“Idea”​ is not a four letter word

Here are some reasons why your innovation initiative will fail. When they do, and, according to some estimates they will 90% of the time, you should learn from your mistakes and move on. It would also help to have an innovation morbidity and mortality conference so others can learn from your mistakes.

One reason your new product or process development might fail is what you call it. Whether you are an edupreneur trying to create a new course, certificate or degree program, an intrapreneur trying to add value to your organization by doing something new, a social entrepreneur on a quest to change the human condition or medical practice entrepreneur, people will be more or less willing to resist change depending on how they interpret your intent and mental image it creates-fight or flight or enthusiastic acceptance.

Most of the time, such efforts are packaged as ideas, changes, improvements, entrepreneurship or innovations. Be careful what you ask for since:

  1. An idea is a thought that never sees the light of day unless you translate it into something else
  2. An invention is an idea or discovery reduced to practice
  3. An innovation is something that is new or old done in a new way that results in a significant multiple of user defined value, typically 10x, when compared to a competitive offering or the status quo.
  4. An improvement is something new or old done in a new way that results in less than 10x user defined value.
  5. Entrepreneurship is the pursuit of opportunity in a VUCA (volatile, uncertain,complex and ambiguous) environment with the goal of creating user defined value through the deployment of innovation using a VAST business model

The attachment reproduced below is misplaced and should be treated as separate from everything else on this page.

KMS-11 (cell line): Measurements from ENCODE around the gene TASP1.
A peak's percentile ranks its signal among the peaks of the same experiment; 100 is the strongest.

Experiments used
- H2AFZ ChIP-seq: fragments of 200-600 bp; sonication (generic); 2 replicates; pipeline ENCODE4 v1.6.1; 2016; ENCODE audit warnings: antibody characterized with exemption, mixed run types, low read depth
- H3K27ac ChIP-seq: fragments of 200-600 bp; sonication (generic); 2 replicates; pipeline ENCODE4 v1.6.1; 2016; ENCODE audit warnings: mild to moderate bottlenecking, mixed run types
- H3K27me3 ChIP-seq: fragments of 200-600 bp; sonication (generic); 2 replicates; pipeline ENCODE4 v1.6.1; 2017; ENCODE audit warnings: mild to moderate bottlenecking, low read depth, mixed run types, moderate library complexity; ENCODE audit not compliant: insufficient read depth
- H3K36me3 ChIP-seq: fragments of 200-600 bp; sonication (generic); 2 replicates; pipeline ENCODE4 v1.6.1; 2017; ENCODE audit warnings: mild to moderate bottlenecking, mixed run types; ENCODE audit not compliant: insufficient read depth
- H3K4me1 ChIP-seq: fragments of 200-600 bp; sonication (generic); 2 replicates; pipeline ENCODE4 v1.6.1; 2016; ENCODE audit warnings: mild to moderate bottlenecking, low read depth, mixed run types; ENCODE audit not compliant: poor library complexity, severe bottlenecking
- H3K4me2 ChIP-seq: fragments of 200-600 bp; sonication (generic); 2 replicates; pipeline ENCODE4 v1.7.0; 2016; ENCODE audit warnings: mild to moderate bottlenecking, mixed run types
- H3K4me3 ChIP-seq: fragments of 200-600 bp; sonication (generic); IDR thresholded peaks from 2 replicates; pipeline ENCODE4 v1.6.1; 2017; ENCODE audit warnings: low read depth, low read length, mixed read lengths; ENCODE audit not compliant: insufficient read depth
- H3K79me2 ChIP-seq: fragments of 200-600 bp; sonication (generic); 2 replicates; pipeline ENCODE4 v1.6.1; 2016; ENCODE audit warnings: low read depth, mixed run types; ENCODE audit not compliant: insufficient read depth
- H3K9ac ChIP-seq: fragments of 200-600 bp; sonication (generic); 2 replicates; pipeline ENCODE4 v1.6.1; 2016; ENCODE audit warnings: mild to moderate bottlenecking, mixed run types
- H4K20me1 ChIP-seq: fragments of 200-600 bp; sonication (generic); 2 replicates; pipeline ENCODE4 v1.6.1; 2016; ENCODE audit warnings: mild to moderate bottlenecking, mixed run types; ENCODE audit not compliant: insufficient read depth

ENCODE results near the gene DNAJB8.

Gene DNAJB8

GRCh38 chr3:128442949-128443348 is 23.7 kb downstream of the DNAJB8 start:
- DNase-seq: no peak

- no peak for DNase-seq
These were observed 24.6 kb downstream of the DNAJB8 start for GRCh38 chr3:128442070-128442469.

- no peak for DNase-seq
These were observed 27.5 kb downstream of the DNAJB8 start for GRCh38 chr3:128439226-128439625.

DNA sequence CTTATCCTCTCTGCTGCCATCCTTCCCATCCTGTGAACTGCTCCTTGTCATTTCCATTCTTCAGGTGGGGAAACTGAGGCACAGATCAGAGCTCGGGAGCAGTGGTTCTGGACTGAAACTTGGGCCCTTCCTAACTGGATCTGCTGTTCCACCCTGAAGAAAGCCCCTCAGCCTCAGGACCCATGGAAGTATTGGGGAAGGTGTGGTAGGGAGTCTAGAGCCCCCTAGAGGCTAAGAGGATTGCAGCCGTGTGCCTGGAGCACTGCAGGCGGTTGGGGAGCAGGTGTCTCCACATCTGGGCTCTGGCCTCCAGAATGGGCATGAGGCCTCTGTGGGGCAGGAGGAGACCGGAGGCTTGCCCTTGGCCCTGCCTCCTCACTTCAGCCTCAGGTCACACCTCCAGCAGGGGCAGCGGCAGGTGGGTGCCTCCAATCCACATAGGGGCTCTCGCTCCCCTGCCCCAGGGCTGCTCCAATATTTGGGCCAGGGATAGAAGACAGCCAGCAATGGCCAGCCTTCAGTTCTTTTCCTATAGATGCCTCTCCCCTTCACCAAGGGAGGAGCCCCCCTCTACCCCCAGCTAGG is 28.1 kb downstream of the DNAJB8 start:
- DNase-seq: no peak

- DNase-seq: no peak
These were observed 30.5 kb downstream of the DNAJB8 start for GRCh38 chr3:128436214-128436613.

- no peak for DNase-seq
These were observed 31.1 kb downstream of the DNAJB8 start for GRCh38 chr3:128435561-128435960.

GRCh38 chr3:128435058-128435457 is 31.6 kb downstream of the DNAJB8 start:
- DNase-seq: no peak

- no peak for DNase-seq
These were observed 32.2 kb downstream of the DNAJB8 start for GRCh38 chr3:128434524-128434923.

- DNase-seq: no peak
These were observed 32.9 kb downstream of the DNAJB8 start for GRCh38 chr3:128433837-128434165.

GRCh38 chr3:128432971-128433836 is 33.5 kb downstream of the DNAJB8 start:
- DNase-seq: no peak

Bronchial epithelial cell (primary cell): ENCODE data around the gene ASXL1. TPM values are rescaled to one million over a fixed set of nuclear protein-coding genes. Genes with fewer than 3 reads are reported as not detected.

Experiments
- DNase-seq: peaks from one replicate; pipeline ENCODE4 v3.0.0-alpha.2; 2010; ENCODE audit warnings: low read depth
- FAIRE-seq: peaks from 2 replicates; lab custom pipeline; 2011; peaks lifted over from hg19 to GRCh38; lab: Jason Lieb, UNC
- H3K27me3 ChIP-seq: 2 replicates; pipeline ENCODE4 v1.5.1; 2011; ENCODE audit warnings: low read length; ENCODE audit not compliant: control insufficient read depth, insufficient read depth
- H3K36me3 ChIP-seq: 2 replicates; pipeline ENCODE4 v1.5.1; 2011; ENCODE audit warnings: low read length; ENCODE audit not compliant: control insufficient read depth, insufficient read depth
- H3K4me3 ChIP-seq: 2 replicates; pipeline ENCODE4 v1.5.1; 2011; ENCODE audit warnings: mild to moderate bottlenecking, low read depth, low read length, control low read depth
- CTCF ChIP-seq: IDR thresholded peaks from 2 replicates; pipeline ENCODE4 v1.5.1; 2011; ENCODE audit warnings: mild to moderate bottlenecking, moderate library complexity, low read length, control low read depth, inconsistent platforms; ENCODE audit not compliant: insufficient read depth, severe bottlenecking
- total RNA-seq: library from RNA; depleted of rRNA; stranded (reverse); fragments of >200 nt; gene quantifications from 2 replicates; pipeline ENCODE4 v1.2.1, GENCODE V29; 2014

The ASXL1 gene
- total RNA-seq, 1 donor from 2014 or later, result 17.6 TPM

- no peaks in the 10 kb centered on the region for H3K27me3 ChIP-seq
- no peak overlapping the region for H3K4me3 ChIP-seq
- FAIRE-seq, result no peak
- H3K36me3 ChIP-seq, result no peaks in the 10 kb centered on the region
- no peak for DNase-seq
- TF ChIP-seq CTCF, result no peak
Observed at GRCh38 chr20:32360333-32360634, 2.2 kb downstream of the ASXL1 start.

6. There are as many definitions and understandings of the above terms as there are clients, customers, and industry stakeholders . Consequently, they come with biases, cynicism, fear and resistance when, for example, they hear about your next “innovation” strategy.
  7. “Entrepreneurship” can be a non-starter since it is frequently misinterpreted to mean teaching people how to start businesses, which is but one of many ways to satisfy the definition depending on the setting and role of change agents
  8. People seemed to be less threatened by “ideas” than “change” or “innovation”
  9. Creating more “value” implies that everyone agrees on what that looks like,and how to meausure it, which is not the case.
  10. Leading change is a team sport that, fundamentally is based on trust and building the case for the “why” before the “what” and the “how” . Exploring “ideas” and engaging followers in the process is a lighter lift than launching “disruptive innovation”

Words matter. Be careful what you ask for. “Idea” is not a four letter word, even in this overhyped world of innovation. “Disruption” is simply too disruptive.

Arlen Meyers, MD, MBA is the President and CEO of the Society of Physician Entrepreneurs on Twitter@ArlenMD and Facebook

Arlen Meyers

Arlen Meyers, MD, MBA is an emeritus professor at the University of Colorado School of Medicine ,teaches bioentrepreneurship and is Chief Medical Officer for Bridge Health and Cliexa. He is the President and CEO of the Society of Physician Entrepreneurs at www.sopenet.org and author of the Life Science Innovation Roadmap.

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